X-box or XP? For the average consumer, the choice is obvious. But for retailers, the next big thing in the systems arena may well be Windows® XP Embedded, Microsoft Corporation’s powerful, retail-oriented operating system. The platform allows developers and systems integrators to build full-featured POS devices that connect seamlessly with current and future back-end IT infrastructure. Target Corp. is one of the latest businesses to adopt XP Embedded for its POS devices nationwide, scheduling it to run on registers at Target, Mervyn’s, and Marshall Field’s stores by the first quarter of 2003.
XP Embedded spearheads a fresh arsenal of retail offerings from Microsoft. Although retail applications aren’t a new venture for the technology behemoth, only in recent months has it put major muscle into expanding its presence in the area. According to Gary R. Cooke, Microsoft’s industry manager for retail and hospitality, the company “has worked in retail since 1994, but it was spread around in different pockets.” Starting in July of this year, he says, Microsoft will develop a retail-specific consulting organization. In the new initiative, the core technology comes from Microsoft, “but the technologies that retailers will get excited about come from our partners.” JDA Software Group Inc., for example, will jointly develop and market one of the first Microsoft .NET-enabled suites of applications for the retail, wholesale, and consumer packaged goods industries.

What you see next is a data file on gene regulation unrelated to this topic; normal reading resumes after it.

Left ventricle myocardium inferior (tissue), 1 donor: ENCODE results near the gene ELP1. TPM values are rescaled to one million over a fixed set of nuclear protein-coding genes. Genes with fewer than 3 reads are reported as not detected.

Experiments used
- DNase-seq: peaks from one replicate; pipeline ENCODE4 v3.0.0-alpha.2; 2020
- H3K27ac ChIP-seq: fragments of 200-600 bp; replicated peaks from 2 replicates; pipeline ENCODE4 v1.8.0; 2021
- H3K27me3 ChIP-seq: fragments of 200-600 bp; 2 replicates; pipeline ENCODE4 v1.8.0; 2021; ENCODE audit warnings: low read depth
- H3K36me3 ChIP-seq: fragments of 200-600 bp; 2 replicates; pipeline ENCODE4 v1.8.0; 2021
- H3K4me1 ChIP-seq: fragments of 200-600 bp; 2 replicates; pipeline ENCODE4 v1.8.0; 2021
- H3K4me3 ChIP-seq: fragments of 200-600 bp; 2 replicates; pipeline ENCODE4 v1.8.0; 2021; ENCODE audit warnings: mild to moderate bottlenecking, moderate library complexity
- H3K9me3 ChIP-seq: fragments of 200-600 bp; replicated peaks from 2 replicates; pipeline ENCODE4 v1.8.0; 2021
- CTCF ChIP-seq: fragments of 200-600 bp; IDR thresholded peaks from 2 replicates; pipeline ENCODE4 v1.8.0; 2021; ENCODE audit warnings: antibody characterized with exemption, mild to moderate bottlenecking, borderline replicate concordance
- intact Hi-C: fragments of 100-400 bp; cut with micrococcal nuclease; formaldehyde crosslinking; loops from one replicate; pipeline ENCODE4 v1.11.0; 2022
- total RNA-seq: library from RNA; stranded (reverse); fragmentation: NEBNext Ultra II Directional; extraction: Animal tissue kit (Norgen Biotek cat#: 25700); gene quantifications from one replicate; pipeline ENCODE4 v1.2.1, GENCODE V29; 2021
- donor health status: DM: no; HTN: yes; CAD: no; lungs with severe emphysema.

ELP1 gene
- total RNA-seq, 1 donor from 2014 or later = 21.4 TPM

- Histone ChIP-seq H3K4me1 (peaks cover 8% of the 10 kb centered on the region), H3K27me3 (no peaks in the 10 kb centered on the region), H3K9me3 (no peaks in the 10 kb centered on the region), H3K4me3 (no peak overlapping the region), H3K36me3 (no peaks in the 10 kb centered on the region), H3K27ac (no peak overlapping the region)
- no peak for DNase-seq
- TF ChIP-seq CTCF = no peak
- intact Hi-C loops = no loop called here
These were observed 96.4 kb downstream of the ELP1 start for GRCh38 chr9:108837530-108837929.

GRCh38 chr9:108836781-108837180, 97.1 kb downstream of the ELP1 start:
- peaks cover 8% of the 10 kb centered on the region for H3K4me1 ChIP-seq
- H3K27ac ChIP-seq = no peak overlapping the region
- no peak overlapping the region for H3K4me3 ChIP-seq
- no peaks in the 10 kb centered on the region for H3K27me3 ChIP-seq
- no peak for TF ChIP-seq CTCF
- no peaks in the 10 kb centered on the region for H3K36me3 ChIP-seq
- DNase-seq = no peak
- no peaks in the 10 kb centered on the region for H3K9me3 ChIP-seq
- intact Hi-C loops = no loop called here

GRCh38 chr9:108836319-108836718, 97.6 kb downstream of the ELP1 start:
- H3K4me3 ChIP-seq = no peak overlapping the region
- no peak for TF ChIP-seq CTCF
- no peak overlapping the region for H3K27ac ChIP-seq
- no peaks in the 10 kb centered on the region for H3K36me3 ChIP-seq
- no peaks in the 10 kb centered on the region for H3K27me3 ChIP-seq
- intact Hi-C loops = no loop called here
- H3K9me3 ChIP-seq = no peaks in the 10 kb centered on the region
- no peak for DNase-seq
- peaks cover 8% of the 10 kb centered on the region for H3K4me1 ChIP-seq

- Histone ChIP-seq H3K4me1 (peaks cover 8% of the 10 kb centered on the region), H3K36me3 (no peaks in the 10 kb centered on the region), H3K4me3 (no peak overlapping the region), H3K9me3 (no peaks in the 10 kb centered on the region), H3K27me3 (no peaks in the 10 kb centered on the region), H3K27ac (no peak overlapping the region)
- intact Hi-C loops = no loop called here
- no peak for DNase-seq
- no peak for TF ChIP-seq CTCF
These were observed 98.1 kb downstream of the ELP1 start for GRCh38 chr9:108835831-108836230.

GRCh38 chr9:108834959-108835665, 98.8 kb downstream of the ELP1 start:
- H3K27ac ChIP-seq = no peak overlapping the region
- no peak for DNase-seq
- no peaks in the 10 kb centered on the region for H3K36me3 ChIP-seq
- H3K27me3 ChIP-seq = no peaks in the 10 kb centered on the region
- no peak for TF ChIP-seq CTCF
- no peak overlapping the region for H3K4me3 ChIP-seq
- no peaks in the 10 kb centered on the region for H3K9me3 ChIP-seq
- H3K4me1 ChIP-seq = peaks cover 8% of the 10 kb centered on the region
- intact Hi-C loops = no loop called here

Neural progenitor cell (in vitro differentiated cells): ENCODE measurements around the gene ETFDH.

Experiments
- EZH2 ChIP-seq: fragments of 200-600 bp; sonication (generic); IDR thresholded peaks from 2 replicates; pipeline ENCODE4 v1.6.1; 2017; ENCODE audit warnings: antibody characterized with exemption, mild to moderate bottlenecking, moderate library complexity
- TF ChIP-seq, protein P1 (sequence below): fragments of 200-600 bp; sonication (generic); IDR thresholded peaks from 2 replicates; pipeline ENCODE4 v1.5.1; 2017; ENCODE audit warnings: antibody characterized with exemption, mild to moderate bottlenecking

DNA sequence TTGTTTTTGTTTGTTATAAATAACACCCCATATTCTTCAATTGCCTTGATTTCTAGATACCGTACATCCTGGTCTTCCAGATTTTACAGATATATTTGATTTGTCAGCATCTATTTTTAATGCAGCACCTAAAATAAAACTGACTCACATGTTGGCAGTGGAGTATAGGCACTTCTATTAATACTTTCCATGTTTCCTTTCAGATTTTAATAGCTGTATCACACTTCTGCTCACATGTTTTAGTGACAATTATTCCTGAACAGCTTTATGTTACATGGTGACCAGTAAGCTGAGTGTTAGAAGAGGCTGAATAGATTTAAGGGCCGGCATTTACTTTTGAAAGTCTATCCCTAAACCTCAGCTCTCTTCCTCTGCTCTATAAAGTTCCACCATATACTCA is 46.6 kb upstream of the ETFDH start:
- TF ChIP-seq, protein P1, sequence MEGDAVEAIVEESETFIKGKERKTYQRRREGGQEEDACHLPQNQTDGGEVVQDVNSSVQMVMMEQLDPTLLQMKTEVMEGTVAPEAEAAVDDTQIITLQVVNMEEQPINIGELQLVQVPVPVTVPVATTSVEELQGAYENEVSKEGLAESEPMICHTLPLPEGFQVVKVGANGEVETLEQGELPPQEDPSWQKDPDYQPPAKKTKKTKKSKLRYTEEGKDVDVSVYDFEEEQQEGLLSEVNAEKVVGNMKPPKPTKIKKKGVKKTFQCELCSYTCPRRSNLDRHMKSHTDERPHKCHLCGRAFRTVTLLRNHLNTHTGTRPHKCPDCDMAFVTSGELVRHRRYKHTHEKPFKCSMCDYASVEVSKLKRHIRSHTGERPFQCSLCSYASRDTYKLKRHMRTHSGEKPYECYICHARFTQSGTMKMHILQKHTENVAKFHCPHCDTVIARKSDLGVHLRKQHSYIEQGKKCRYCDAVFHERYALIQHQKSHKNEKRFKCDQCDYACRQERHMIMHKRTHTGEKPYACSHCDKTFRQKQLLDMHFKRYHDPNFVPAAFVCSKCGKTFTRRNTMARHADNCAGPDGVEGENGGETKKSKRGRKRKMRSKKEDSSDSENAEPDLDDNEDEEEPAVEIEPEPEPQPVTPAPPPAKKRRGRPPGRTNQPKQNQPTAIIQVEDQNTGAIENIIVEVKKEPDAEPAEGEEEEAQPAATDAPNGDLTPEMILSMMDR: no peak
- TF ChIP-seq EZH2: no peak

“Everything we do today is based on XML and on the .NET Framework,” says Cooke. “The .NET Framework is a set of enabling technologies that allow different applications from different vendors to work together. Retailers don’t want to throw away everything they already have to take the next step.”
Microsoft’s goal is to enable retailers to achieve what they’ve been talking about for a long time — to become “one organization where all information is available in one place,” says Microsoft industry technical strategist Ernest Mindlin. A Microsoft application such as BizTalk Server, for instance, allows communication between businesses, such as retailers and suppliers. But a fully integrated enterprise is still out of reach for many merchants. Mindlin believes .NET will change that. “Everyone is using XML in their own little way,” he says. “There’s not as much of a savings as there could be. With .NET, the cost of doing business will change.”
It appears to have done so already for Marks & Spencer, a 300-store-plus clothing retail chain in the United Kingdom. On top of a BizTalk Server-based system, the firm recently installed Microsoft’s Visual Studio .NET to automate a fraud protection program. Real-time transaction tracking across multiple business units became possible. In the first few months of operation, the XML-based system enabled the retailer to transmit 700 documents per second, far greater than its goal of 250. According to Marks & Spencer, fraud has dropped by 10% and support costs by 19%, with the investment expected to pay for itself before the project is complete — a huge win in the retail game.